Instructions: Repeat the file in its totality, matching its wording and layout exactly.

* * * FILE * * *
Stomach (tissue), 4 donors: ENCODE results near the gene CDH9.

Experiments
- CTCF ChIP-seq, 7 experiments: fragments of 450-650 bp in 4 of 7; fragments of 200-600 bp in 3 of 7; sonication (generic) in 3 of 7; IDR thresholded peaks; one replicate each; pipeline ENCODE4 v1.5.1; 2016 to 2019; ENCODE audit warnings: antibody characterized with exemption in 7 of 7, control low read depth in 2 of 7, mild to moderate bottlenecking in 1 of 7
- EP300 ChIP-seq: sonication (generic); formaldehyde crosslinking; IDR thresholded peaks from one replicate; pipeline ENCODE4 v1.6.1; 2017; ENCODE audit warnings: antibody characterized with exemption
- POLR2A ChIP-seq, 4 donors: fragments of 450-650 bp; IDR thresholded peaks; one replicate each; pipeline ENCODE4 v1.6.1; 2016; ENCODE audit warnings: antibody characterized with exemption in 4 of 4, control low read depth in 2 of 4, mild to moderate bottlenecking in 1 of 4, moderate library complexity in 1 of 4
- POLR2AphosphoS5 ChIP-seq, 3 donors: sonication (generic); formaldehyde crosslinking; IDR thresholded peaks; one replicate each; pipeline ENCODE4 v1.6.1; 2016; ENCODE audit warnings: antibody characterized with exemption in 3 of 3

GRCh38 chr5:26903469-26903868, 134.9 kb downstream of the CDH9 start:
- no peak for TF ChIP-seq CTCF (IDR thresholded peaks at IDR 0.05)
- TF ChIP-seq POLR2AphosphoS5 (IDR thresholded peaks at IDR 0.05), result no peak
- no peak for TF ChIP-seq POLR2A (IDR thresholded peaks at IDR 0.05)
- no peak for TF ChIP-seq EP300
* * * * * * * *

Stomach (tissue), 4 donors: ENCODE results near the gene CDH9.

Experiments
- CTCF ChIP-seq, 7 experiments: fragments of 450-650 bp in 4 of 7; fragments of 200-600 bp in 3 of 7; sonication (generic) in 3 of 7; IDR thresholded peaks; one replicate each; pipeline ENCODE4 v1.5.1; 2016 to 2019; ENCODE audit warnings: antibody characterized with exemption in 7 of 7, control low read depth in 2 of 7, mild to moderate bottlenecking in 1 of 7
- EP300 ChIP-seq: sonication (generic); formaldehyde crosslinking; IDR thresholded peaks from one replicate; pipeline ENCODE4 v1.6.1; 2017; ENCODE audit warnings: antibody characterized with exemption
- POLR2A ChIP-seq, 4 donors: fragments of 450-650 bp; IDR thresholded peaks; one replicate each; pipeline ENCODE4 v1.6.1; 2016; ENCODE audit warnings: antibody characterized with exemption in 4 of 4, control low read depth in 2 of 4, mild to moderate bottlenecking in 1 of 4, moderate library complexity in 1 of 4
- POLR2AphosphoS5 ChIP-seq, 3 donors: sonication (generic); formaldehyde crosslinking; IDR thresholded peaks; one replicate each; pipeline ENCODE4 v1.6.1; 2016; ENCODE audit warnings: antibody characterized with exemption in 3 of 3

GRCh38 chr5:26903469-26903868, 134.9 kb downstream of the CDH9 start:
- no peak for TF ChIP-seq CTCF (IDR thresholded peaks at IDR 0.05)
- TF ChIP-seq POLR2AphosphoS5 (IDR thresholded peaks at IDR 0.05), result no peak
- no peak for TF ChIP-seq POLR2A (IDR thresholded peaks at IDR 0.05)
- no peak for TF ChIP-seq EP300